The drive away from the foggy coast across the Hecker Pass in Central California promises warm country roads lined with vineyards.  We had been chilled by the Pacific breezes and earned to discard our fleeces and change into shorts and t-shirts and feel the heat of the California inland.  Our travels did not disappoint.  As we pitched over the top of low piedmont hills and dipped down out of the clouds, the sun began to penetrate the heavy air and dark clouds evaporated into wispy vapors revealing the straw-colored hills of Gilroy.  By the time we came upon Hecker Pass Winery the sun was beating down through our sun roof and we were enjoying the California sun once more.  The entrance to the winery appeared suddenly on the left with a rustic sign that indicated the winery had been in operation for many a year.  There was no one around and we wondered if the establishment might even be closed on this late Sunday morning.  We hesitated before driving through the gate, but we seemed drawn to continue up the drive toward the inviting, shady veranda.

Mario greeted us with a gentle smile from a glass paned door which swung onto a narrow unpainted plank porch.  He disappeared again as quickly as he had appeared.  However, somehow we felt encouraged to follow him into a sunlit room which stretched out to our right; a simple oak bar ran the length of the room and our host was standing at the bar about half way down.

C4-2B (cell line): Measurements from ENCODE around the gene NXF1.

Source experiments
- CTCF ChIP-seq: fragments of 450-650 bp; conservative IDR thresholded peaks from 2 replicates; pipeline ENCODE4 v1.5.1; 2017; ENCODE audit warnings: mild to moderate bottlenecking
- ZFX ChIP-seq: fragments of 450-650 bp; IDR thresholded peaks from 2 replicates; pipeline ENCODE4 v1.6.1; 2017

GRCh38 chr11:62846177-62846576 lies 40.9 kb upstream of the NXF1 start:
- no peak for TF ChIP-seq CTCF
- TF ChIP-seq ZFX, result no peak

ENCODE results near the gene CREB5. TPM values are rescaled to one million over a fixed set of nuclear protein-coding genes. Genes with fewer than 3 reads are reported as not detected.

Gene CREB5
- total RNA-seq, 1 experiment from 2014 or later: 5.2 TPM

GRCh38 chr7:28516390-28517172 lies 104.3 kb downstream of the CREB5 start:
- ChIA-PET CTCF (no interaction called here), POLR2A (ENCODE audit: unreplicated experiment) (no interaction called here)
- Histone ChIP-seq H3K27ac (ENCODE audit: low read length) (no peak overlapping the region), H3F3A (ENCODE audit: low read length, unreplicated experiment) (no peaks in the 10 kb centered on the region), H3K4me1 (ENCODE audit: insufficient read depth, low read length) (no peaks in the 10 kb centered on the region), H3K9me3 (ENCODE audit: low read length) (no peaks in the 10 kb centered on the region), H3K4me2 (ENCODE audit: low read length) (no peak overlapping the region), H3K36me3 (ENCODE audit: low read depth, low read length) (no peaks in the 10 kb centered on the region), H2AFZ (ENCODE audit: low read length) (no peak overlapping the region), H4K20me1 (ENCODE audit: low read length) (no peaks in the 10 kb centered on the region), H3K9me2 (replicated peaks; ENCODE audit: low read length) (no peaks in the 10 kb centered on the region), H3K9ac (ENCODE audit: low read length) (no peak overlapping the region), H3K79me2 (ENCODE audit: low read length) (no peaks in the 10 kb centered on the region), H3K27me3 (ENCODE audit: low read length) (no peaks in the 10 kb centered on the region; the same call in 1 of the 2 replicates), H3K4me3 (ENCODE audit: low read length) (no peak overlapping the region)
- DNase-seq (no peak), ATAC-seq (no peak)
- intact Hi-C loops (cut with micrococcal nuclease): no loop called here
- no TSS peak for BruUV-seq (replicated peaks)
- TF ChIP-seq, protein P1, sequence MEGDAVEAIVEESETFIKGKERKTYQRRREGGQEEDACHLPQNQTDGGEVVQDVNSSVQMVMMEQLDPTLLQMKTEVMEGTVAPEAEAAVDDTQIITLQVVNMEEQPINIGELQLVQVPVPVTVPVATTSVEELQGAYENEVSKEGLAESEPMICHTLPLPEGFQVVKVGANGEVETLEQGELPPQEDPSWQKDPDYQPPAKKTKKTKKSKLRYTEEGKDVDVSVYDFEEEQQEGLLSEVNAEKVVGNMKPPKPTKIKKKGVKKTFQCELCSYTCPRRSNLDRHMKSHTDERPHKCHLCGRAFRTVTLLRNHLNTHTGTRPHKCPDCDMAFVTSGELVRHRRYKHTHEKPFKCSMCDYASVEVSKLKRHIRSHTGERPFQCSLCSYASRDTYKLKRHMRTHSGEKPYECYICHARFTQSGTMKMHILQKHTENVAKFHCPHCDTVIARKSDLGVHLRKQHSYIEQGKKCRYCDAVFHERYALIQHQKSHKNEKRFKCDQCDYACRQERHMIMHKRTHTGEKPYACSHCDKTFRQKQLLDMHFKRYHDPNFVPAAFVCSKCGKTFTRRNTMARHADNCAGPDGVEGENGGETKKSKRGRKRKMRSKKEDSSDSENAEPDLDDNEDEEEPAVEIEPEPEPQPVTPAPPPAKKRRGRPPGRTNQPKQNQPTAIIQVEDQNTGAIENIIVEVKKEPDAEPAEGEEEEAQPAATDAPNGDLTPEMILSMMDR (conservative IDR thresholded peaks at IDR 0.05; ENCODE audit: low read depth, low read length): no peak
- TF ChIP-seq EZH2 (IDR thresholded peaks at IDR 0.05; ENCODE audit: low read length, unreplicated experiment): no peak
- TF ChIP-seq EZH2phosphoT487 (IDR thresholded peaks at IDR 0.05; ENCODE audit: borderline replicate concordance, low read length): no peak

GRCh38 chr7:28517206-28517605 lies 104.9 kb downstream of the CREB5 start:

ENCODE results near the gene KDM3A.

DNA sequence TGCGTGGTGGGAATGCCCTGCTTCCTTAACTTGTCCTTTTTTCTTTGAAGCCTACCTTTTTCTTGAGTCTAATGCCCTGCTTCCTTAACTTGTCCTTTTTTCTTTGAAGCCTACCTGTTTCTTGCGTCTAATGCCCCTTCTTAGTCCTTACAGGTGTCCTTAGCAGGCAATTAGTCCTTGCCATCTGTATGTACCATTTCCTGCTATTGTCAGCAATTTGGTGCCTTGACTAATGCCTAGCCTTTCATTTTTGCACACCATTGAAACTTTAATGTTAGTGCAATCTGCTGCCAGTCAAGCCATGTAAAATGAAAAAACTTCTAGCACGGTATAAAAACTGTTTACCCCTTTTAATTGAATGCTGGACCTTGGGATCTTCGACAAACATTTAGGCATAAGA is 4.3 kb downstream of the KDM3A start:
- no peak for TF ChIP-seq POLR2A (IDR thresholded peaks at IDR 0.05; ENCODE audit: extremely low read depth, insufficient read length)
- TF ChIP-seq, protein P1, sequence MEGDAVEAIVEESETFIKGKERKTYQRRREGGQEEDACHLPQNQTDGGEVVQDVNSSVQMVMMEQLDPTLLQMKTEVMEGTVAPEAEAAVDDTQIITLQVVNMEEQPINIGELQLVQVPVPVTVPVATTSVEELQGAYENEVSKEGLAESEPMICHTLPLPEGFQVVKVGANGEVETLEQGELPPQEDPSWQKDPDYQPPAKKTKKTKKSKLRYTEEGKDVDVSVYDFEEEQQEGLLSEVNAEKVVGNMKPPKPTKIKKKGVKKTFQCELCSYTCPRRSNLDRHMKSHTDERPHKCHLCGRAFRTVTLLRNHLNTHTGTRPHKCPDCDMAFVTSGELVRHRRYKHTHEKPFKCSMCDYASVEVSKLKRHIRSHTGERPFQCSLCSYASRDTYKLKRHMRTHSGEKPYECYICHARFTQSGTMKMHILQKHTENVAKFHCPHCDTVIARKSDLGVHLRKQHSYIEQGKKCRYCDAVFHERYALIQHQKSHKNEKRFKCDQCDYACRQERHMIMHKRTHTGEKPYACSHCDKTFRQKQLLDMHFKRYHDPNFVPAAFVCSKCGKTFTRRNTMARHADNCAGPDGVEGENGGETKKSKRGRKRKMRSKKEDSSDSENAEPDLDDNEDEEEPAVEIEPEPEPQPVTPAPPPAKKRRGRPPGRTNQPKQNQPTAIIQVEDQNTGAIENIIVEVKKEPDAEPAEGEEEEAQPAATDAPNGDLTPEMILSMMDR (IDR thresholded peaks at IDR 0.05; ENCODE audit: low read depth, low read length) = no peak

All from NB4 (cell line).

He leaned up against the bar as if to have it help him stand.   He had been up late the night before attending to a wedding party and he seemed tired this Sunday morning.  His leathered skin made his pale blue eyes almost grey.  The sun bleaches the eyes of those who spend day after day in the vineyards of California and Italy.  His sparse graying hair was combed to the side in an unassuming style. His faded short sleeve shirt- very clean, not new, unstarched -fit loosely over his relaxed body of 60+ years.  He wore sandals over his stockened feet minimizing the stress of standing on a hard wood floor.  He was very comfortable with himself and his surroundings.  We were being invited into his home; the intimacy was pronounced by the fact that we were the only guests present and we were all dressed casually and speaking in low voices, introducing ourselves and the trip we had been on to find him.

He beckoned us to step up to the bar as he placed two wine glasses in front of us and asked if we wanted to try some of his wine.  We said we would like to do exactly that so he pulled a bottle from under the counter and poured a smooth Blanc de Blanc, which was fruity and refreshing.  It created the pleasant beginning for a morning of tasting wines, an experience which introduced us to vintages which became bolder and more complex as the tasting advanced.

For the next hour we enjoyed the wines of Hecker Pass Vineyard and the personality of its owner, Mario Fortino.  We talked about family values and history.  We shared our joys and sorrows, conflicts and resolutions, defeats and accomplishments.   In vino veritas!  There was a melding of two families at a moment in time.